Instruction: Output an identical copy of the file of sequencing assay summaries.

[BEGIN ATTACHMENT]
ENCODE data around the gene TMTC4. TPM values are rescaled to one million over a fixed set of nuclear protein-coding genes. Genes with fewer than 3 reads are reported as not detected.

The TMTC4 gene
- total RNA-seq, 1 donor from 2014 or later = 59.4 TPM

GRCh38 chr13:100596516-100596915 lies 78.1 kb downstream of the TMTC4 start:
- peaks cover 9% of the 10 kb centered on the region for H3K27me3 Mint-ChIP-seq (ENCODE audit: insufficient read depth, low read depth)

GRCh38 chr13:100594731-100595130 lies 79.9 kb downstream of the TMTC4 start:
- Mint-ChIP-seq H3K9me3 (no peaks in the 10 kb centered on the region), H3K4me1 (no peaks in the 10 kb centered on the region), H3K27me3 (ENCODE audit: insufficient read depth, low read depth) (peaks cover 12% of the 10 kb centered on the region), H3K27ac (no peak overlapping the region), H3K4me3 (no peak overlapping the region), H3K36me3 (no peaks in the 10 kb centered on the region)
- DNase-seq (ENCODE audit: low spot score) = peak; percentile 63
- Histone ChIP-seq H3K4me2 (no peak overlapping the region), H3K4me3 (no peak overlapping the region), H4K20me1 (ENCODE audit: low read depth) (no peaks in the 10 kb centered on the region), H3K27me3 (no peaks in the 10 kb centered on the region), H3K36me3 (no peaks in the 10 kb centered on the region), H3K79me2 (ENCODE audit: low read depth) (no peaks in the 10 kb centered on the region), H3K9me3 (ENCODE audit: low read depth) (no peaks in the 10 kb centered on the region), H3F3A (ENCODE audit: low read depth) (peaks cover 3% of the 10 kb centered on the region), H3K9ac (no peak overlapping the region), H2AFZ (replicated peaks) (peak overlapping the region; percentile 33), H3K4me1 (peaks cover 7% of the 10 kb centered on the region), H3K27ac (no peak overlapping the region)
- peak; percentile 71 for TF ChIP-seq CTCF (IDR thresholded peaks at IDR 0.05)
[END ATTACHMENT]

ENCODE data around the gene TMTC4. TPM values are rescaled to one million over a fixed set of nuclear protein-coding genes. Genes with fewer than 3 reads are reported as not detected.

The TMTC4 gene
- total RNA-seq, 1 donor from 2014 or later = 59.4 TPM

GRCh38 chr13:100596516-100596915 lies 78.1 kb downstream of the TMTC4 start:
- peaks cover 9% of the 10 kb centered on the region for H3K27me3 Mint-ChIP-seq (ENCODE audit: insufficient read depth, low read depth)

GRCh38 chr13:100594731-100595130 lies 79.9 kb downstream of the TMTC4 start:
- Mint-ChIP-seq H3K9me3 (no peaks in the 10 kb centered on the region), H3K4me1 (no peaks in the 10 kb centered on the region), H3K27me3 (ENCODE audit: insufficient read depth, low read depth) (peaks cover 12% of the 10 kb centered on the region), H3K27ac (no peak overlapping the region), H3K4me3 (no peak overlapping the region), H3K36me3 (no peaks in the 10 kb centered on the region)
- DNase-seq (ENCODE audit: low spot score) = peak; percentile 63
- Histone ChIP-seq H3K4me2 (no peak overlapping the region), H3K4me3 (no peak overlapping the region), H4K20me1 (ENCODE audit: low read depth) (no peaks in the 10 kb centered on the region), H3K27me3 (no peaks in the 10 kb centered on the region), H3K36me3 (no peaks in the 10 kb centered on the region), H3K79me2 (ENCODE audit: low read depth) (no peaks in the 10 kb centered on the region), H3K9me3 (ENCODE audit: low read depth) (no peaks in the 10 kb centered on the region), H3F3A (ENCODE audit: low read depth) (peaks cover 3% of the 10 kb centered on the region), H3K9ac (no peak overlapping the region), H2AFZ (replicated peaks) (peak overlapping the region; percentile 33), H3K4me1 (peaks cover 7% of the 10 kb centered on the region), H3K27ac (no peak overlapping the region)
- peak; percentile 71 for TF ChIP-seq CTCF (IDR thresholded peaks at IDR 0.05)